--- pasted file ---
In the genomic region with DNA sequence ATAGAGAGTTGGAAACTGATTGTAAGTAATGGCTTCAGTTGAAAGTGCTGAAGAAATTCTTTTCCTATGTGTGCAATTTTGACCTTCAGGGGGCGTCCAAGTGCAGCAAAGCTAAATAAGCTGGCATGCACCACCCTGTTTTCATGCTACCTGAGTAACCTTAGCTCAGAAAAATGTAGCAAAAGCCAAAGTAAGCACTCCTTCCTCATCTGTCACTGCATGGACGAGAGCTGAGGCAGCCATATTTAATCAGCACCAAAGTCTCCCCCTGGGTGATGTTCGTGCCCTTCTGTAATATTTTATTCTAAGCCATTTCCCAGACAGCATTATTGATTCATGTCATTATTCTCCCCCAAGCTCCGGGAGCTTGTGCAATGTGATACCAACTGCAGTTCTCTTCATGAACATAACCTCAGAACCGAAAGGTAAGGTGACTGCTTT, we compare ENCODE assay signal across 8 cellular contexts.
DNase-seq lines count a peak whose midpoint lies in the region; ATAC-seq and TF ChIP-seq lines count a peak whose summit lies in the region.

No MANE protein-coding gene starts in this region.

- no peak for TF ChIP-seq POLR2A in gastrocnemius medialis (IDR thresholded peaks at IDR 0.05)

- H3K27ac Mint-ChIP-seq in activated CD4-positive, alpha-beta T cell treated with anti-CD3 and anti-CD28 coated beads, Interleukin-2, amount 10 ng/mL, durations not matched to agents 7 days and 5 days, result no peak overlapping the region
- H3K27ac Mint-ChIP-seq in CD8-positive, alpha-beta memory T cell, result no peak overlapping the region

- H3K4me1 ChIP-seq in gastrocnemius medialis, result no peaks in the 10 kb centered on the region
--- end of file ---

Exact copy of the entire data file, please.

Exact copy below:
In the genomic region with DNA sequence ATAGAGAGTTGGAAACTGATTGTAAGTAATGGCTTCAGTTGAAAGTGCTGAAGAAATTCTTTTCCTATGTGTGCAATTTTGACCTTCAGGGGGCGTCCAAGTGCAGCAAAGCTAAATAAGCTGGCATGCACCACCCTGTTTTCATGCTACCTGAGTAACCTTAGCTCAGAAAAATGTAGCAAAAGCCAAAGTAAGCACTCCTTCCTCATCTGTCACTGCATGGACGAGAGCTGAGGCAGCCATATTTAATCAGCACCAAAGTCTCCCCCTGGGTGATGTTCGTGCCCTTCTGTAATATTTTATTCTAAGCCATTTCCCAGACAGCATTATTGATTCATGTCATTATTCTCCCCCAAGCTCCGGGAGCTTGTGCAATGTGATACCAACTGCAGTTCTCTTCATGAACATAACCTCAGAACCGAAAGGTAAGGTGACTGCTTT, we compare ENCODE assay signal across 8 cellular contexts.
DNase-seq lines count a peak whose midpoint lies in the region; ATAC-seq and TF ChIP-seq lines count a peak whose summit lies in the region.

No MANE protein-coding gene starts in this region.

- no peak for TF ChIP-seq POLR2A in gastrocnemius medialis (IDR thresholded peaks at IDR 0.05)

- H3K27ac Mint-ChIP-seq in activated CD4-positive, alpha-beta T cell treated with anti-CD3 and anti-CD28 coated beads, Interleukin-2, amount 10 ng/mL, durations not matched to agents 7 days and 5 days, result no peak overlapping the region
- H3K27ac Mint-ChIP-seq in CD8-positive, alpha-beta memory T cell, result no peak overlapping the region

- H3K4me1 ChIP-seq in gastrocnemius medialis, result no peaks in the 10 kb centered on the region